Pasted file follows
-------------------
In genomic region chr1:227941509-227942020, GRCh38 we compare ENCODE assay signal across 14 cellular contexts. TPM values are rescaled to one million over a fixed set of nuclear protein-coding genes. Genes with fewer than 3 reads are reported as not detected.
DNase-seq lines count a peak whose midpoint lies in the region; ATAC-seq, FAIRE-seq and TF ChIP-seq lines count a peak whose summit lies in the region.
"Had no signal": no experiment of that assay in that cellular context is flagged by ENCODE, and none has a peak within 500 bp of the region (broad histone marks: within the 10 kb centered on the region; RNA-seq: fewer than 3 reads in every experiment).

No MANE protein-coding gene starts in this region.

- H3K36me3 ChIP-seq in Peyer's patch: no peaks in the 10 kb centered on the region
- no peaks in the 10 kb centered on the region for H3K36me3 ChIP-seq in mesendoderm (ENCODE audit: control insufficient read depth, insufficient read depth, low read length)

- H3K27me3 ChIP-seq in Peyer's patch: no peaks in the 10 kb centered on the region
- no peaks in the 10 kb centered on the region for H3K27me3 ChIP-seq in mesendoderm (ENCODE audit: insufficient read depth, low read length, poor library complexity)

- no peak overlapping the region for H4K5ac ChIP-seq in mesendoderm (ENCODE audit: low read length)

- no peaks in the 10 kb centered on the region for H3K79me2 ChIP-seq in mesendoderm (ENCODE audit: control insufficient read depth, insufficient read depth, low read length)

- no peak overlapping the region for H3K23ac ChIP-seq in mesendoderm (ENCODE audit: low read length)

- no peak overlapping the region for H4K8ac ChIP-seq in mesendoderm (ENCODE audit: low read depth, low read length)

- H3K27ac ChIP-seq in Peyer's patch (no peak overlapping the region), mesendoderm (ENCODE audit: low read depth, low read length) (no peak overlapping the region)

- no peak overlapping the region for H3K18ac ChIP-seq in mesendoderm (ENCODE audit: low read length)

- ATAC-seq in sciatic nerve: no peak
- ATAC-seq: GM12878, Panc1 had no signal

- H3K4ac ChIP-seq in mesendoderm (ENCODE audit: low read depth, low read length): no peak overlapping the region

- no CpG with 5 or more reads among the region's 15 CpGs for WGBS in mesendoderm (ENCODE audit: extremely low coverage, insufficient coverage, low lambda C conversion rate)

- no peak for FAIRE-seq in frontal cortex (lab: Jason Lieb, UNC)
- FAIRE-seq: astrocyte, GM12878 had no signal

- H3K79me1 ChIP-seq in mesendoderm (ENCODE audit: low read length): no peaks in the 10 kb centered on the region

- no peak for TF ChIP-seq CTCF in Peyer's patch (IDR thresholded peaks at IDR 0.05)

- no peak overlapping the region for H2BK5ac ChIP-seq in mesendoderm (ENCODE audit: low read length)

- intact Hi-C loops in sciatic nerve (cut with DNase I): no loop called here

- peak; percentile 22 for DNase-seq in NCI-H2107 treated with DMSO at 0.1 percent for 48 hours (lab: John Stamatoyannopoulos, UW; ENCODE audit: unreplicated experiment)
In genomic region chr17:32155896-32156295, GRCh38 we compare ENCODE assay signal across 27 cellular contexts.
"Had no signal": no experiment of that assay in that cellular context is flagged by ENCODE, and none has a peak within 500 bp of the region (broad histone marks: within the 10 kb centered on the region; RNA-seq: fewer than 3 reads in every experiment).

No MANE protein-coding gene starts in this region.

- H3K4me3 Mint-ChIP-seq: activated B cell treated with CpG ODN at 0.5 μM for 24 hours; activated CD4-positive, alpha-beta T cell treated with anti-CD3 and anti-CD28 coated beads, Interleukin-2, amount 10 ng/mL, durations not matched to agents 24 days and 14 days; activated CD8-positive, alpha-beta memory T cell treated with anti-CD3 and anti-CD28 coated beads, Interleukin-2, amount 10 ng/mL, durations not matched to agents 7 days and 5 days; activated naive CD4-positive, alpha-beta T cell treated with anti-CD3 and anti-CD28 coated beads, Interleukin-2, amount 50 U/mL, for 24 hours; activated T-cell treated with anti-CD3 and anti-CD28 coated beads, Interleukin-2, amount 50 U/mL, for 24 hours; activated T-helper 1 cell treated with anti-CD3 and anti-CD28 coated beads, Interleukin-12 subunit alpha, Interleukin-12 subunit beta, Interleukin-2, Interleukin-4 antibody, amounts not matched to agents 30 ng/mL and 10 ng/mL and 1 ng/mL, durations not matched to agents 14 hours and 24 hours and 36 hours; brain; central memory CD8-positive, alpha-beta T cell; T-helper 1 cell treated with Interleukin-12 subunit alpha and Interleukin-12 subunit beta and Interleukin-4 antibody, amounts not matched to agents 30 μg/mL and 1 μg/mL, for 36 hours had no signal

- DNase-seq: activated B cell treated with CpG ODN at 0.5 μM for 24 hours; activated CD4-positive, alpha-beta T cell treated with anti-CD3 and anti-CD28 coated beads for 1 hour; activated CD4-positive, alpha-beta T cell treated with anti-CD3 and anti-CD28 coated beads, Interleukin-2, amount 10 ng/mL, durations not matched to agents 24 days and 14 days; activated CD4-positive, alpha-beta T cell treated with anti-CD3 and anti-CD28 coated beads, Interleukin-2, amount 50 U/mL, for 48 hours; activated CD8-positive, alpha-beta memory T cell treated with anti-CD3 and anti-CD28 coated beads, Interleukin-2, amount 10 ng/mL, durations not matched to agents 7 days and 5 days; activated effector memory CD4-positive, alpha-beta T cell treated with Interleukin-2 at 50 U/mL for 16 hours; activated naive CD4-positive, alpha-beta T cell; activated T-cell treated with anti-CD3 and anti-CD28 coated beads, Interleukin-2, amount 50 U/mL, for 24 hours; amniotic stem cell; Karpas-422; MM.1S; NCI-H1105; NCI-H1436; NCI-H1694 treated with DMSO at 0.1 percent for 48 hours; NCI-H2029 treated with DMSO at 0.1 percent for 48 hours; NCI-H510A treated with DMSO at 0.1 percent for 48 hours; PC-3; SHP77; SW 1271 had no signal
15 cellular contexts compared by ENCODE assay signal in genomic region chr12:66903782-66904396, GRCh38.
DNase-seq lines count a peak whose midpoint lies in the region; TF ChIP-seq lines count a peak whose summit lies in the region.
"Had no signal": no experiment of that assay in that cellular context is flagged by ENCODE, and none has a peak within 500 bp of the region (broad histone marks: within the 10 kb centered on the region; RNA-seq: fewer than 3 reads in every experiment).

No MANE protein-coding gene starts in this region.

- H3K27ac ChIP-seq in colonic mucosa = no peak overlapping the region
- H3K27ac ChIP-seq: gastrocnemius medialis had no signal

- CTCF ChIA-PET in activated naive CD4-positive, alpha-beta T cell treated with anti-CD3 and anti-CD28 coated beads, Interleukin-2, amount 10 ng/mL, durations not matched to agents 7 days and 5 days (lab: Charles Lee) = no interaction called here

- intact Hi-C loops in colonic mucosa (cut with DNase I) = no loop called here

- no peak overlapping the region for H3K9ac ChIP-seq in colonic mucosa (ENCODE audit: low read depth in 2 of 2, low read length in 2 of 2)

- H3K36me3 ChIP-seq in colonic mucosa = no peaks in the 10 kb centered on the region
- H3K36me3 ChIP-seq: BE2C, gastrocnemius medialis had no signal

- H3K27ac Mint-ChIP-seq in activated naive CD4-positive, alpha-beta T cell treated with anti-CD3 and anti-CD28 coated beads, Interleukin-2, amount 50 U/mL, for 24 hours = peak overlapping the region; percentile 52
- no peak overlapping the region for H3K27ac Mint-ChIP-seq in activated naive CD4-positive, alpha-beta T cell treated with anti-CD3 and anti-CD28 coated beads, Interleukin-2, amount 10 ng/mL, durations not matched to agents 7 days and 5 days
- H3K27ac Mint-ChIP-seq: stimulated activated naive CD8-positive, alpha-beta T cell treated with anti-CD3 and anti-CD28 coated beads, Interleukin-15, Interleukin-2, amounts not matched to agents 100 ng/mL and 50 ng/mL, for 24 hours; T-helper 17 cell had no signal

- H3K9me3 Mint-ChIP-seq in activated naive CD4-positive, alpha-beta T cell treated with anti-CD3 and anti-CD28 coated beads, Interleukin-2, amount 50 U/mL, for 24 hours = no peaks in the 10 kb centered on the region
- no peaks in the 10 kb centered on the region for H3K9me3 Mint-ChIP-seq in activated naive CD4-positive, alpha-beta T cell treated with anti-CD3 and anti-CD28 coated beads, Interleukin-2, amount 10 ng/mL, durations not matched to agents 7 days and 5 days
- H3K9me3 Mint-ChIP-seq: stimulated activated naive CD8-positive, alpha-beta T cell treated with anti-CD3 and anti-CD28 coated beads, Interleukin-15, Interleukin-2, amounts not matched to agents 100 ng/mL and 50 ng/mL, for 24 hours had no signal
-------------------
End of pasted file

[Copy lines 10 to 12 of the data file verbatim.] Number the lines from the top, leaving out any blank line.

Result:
- no peaks in the 10 kb centered on the region for H3K79me2 ChIP-seq in mesendoderm (ENCODE audit: control insufficient read depth, insufficient read depth, low read length)

- no peak overlapping the region for H3K23ac ChIP-seq in mesendoderm (ENCODE audit: low read length)

- no peak overlapping the region for H4K8ac ChIP-seq in mesendoderm (ENCODE audit: low read depth, low read length)